Peugeot unions agree early exit from French car plant
By Gilles Guillaume and Laurence Frost
PARIS (Reuters) - PSA Peugeot Citroen PEUP.PA unions agreed to let the French carmaker start to move workers from its troubled Aulnay plant, effectively beginning the wind-down of the site a year ahead of its scheduled closure.
The works council approved the transfers to another Paris area plant in response to violence and threats against staff ignoring a strike call by the leftwing CGT, said Denis Martin, Executive Vice President of industrial operations.
The interruption of the plant's daily output of 440 cars may hit Peugeot with higher-than-expected restructuring costs unless the situation is resolved soon.
Despite slumping French and European auto demand, waiting lists for the Citroen C3 subcompact assembled in Aulnay have increased as a result of the stoppages, Peugeot said.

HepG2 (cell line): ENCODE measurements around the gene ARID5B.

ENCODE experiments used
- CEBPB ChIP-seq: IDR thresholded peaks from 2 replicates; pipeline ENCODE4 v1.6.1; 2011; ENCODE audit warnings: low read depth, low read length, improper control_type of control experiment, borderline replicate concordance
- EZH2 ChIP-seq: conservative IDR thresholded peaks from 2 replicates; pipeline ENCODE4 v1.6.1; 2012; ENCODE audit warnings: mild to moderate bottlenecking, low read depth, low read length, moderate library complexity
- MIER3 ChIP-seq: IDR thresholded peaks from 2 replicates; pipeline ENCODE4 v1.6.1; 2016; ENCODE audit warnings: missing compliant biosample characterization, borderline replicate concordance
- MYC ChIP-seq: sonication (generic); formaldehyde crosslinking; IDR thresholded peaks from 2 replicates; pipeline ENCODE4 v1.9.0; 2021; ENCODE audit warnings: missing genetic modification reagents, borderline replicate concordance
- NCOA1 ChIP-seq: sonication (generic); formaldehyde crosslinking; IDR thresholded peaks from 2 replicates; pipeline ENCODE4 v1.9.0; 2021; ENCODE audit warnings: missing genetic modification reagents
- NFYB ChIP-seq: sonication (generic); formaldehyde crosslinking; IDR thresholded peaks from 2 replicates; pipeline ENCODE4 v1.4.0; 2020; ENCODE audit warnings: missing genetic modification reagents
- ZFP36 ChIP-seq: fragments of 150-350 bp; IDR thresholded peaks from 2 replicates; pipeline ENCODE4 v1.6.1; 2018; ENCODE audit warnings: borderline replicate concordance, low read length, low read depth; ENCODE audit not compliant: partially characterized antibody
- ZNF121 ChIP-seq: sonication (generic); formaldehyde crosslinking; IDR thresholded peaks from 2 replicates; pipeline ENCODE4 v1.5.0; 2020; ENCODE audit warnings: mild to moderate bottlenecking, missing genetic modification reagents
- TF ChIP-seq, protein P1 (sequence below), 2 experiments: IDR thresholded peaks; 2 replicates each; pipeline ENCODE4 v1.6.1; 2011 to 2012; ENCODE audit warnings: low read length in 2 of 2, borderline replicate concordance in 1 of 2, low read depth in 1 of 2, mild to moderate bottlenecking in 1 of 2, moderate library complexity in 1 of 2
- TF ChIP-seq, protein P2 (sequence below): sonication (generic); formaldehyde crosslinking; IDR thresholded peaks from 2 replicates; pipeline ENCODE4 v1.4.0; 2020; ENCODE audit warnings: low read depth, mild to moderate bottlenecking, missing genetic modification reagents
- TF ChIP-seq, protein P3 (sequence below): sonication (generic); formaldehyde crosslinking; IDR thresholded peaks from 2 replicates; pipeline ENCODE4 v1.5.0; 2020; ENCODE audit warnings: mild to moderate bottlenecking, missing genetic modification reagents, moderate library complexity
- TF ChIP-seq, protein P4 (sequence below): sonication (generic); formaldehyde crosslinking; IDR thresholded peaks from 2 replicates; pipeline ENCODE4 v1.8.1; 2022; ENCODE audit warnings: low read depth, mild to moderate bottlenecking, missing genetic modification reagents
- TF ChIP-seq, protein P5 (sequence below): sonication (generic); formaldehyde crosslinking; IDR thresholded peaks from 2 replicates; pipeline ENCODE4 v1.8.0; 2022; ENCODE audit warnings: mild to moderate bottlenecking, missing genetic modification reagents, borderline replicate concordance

"A certain amount of lost production was anticipated in the plan, but if this drags on much longer it will start to have an impact," a company official said.
Production remains at a standstill following further damage to equipment inflicted on Thursday by a "violent minority" of strikers, Martin told reporters at a briefing in Paris.
"We won't be drawn into this cycle of violence," he said.
Under Peugeot's restructuring plan to cut 8,000 jobs nationwide, half of Aulnay's 3,000 workforce were set to be transferred next year to the Poissy plant west of the capital. Continued...